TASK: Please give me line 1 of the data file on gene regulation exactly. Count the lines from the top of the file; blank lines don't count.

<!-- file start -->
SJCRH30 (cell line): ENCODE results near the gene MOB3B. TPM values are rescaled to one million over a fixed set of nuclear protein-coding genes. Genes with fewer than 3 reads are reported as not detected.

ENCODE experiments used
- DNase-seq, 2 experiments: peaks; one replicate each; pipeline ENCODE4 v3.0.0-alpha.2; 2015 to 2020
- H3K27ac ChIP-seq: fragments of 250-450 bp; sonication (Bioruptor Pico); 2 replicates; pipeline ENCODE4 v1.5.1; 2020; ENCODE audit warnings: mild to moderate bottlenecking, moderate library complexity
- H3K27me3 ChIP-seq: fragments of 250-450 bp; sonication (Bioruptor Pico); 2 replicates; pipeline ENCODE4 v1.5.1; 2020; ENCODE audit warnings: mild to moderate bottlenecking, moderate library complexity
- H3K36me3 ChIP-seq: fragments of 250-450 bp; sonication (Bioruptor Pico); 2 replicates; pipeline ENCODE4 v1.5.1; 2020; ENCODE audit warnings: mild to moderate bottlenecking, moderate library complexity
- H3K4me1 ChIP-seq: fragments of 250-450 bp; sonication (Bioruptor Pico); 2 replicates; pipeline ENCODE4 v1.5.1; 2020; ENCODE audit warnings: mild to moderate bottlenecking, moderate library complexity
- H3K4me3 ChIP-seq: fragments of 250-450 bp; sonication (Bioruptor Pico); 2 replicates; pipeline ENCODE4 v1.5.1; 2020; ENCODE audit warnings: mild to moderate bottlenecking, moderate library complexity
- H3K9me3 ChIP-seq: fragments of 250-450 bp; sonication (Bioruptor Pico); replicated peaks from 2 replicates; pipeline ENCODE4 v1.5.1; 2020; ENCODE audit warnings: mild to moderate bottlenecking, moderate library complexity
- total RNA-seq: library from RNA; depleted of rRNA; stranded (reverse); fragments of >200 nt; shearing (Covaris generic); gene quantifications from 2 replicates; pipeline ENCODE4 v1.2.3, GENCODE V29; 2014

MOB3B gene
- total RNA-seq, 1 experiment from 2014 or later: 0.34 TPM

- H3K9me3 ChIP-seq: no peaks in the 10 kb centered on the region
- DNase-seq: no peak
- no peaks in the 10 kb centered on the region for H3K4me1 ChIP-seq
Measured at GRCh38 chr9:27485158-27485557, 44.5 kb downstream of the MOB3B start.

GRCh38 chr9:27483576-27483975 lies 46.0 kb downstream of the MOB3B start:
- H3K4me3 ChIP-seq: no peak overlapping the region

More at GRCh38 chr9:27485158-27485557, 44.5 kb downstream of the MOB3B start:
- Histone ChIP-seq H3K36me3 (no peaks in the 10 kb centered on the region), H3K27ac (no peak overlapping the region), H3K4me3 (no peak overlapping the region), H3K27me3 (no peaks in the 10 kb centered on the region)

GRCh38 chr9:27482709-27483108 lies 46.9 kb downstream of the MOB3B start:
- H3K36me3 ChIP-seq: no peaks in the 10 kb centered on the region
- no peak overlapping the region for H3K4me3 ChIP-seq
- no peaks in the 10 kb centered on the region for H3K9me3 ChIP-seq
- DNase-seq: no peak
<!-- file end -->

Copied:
SJCRH30 (cell line): ENCODE results near the gene MOB3B. TPM values are rescaled to one million over a fixed set of nuclear protein-coding genes. Genes with fewer than 3 reads are reported as not detected.